No tornado warnings were issued in Dallas-Fort Worth, but many North Texans were awakened by storm sirens as a strong line of thunderstorms moved through Dallas-Fort Worth early Wednesday.
Grand Prairie, among several cities that activated sirens, set off the warnings to alert residents about high winds. The city also can activate the sirens in other weather emergencies, including when large hail is falling, but no hail was reported Wednesday morning.
As the storm moved through the area, it produced gusts of up to 109 mph in Grand Prairie, 78 mph at DFW International Airport, 71 mph in Addison and 58 in McKinney, according to the National Weather Service.
The wind gusts recorded at DFW Airport were the highest measured by the weather services observation system since it was installed at the airport in 1995, according to meteorologist Monique Sellers.
Tree removal professional Greg Dobbs, 49, said North Oak Cliff was among the most heavily affected areas in Dallas. His company, Oak Cliff-based J.D.s Tree Service, received about 40 calls related to the storm between 6 a.m. and early afternoon Wednesday.
I think a straight-line wind came through and tore down a lot of signs and massive trees, he said. We lost a lot of old-growth trees today, which is really sad.
John Gimber, 31, was one of Dobbs clients. A neighbors gargantuan 80-year-old oak fell onto Gimbers home before dawn Wednesday, leaving him with holes in his roof and a destroyed fence.
Dobbs men took the tree down Wednesday afternoon. The tree had fallen on the back corner of Gimbers home, just above his bed. Gimber said he and his wife thought the house had been struck by lightning when the tree fell about 4:30 a.m.
The whole house shook, then water started dripping into the bedroom from the roof, Gimber said. I went into the attic and saw the tree poking through the roof. It saved our lives that it didnt fall through.
Grand Prairies 109-mph wind speed was recorded at the city airports air traffic control tower, city spokeswoman Cami McKillop said.
Oncor reported at least 125,000 outages during the storm, and the weather service also received reports of downed power lines and poles.
About 67 planes were damaged along with 13 buildings at Grand Prairie Municipal Airport, McKillop said. No injuries were reported.
Also in Grand Prairie, southbound lanes of the Bush Turnpike near Mayfield Road were closed after high winds knocked over an 18-wheeler.
Watch for updates, especially Thursday morning when we get a feel for how many rain showers are around.
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At DFW Airport, where gusts were recorded up to 78 mph, jet bridges at terminals B and D were damaged, spokeswoman Cynthia Vega said. Flight delays and cancellations were possible as a result.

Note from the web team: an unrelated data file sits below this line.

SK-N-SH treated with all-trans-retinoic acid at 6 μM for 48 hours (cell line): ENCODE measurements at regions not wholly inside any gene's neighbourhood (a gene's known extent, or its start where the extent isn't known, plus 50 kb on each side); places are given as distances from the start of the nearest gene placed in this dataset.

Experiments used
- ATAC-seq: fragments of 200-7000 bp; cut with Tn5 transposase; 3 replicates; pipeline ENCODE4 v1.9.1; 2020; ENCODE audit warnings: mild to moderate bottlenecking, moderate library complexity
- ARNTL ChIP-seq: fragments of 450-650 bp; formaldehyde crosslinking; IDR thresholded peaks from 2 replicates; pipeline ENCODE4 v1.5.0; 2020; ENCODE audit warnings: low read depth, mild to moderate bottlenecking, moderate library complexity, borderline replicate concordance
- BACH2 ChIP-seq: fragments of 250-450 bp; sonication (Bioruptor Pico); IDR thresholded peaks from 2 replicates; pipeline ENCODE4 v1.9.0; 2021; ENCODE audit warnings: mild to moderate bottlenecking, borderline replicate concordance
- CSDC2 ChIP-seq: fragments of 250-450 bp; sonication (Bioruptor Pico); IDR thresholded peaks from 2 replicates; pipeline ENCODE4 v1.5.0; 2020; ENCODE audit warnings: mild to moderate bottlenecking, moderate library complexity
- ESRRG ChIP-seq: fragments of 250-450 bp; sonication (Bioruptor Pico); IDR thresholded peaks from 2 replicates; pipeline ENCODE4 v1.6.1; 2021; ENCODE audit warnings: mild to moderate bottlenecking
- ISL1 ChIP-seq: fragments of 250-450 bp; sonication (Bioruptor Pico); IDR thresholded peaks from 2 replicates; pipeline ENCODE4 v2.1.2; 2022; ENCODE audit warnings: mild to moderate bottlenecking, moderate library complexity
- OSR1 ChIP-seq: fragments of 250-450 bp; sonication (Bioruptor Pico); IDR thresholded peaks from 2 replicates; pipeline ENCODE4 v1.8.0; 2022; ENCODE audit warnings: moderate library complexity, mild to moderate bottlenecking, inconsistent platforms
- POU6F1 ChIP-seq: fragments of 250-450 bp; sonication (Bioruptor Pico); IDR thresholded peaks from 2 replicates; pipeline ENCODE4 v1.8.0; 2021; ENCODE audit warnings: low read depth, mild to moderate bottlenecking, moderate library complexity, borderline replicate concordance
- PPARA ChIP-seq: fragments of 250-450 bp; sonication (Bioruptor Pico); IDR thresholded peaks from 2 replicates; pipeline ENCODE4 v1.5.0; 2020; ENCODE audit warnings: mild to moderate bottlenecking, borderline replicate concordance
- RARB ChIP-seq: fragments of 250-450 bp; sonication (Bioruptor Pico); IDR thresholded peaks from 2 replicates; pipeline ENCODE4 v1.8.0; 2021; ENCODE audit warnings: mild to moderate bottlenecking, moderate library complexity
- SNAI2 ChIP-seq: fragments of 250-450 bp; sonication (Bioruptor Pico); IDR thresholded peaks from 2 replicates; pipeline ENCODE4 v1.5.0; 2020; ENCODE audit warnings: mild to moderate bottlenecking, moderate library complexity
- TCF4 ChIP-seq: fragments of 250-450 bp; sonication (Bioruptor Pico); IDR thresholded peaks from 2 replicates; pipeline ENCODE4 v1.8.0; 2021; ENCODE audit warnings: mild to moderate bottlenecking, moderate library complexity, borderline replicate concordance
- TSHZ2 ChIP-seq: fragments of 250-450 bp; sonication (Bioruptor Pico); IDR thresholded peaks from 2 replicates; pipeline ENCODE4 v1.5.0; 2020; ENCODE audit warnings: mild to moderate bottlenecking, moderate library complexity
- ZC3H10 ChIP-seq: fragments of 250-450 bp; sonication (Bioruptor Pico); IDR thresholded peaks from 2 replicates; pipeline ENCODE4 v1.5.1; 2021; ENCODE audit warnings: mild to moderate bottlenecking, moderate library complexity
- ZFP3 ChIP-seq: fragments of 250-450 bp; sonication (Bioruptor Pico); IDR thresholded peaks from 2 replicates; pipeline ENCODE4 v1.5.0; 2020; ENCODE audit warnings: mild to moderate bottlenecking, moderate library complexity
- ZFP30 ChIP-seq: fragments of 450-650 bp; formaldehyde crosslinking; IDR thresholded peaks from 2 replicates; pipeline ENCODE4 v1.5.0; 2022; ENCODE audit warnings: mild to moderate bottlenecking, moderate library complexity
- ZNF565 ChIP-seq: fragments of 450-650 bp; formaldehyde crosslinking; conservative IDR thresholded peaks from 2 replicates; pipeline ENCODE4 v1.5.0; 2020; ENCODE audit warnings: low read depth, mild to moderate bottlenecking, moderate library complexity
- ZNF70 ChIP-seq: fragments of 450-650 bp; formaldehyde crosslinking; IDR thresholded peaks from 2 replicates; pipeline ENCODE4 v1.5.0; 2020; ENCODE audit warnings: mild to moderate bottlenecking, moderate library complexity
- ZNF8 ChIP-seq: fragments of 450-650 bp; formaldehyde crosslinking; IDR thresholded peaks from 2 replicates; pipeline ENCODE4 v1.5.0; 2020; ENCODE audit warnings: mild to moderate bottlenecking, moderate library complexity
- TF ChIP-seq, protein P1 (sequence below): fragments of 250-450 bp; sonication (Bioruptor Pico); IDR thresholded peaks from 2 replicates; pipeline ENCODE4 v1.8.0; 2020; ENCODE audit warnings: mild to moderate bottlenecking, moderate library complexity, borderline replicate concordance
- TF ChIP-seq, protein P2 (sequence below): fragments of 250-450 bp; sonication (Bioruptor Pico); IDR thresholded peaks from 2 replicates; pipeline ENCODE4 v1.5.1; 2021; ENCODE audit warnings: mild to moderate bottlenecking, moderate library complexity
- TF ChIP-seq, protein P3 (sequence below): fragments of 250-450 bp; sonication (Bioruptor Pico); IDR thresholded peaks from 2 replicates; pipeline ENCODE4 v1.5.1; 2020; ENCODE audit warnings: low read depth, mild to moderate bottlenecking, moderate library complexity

“Were urging everyone — regardless of the terminal — to check flight statuses before coming out to the airport,” Vega said.
Though no tornado warning had been issued for Dallas-Fort Worth, the winds were powerful enough to flip and damage many planes at Grand Prairie Municipal Airport, Dallas News reported.
Damage also had been reported at some of the airports parking lots, but she said garages had not been damaged.
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Between DFW and Love Field airports, more than 100 flights had been delayed throughout the day and at least 12 were canceled, according to FlightAware.
We are assessing the damage from this morning's severe weather and working quickly to make repairs. Please check with your airline for information on flight delays or cancellations.
Video captured by Marcus Hawthorne showed sheets of metal and debris slamming into vehicles parked outside the building.
Local resident Elsa Panther, who lives near the Grand Prairie air hub, told NBC DFW that she was terrified as the winds ripped off the chimney of her home.
“I was sitting in my truck trying to record the heavy rain in the wind, when all of a sudden came a loud crashing noise of the roofing hitting the ground,” Hawthorne told KXAS-TV (NBC5).
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In Carrollton, police announced two storm-related road problems. The 1600 block of Valwood Parkway was down to one lane because a tree fell in the roadway, and eastbound Keller Springs Road between Josey Lane and Carmel Drive also was reduced to one lane because of fallen power lines.
There were no reports of tornadoes early Wednesday, but storms produced wind speeds equivalent to an EF-0 tornado, which the weather service identifies by wind gusts between 65 and 85 mph, and an EF-1 tornado, characterized by winds up to 110 mph.
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The National Weather Service office in Fort Worth decided not to survey areas impacted by Wednesdays storms for tornado damage. The office determined damage from the storms was caused by straight-line winds, not tornadoes, according to Sellers.
By 5:30 a.m., the front line of the storm, which produced the strongest winds, had moved through most of Dallas-Fort Worth.
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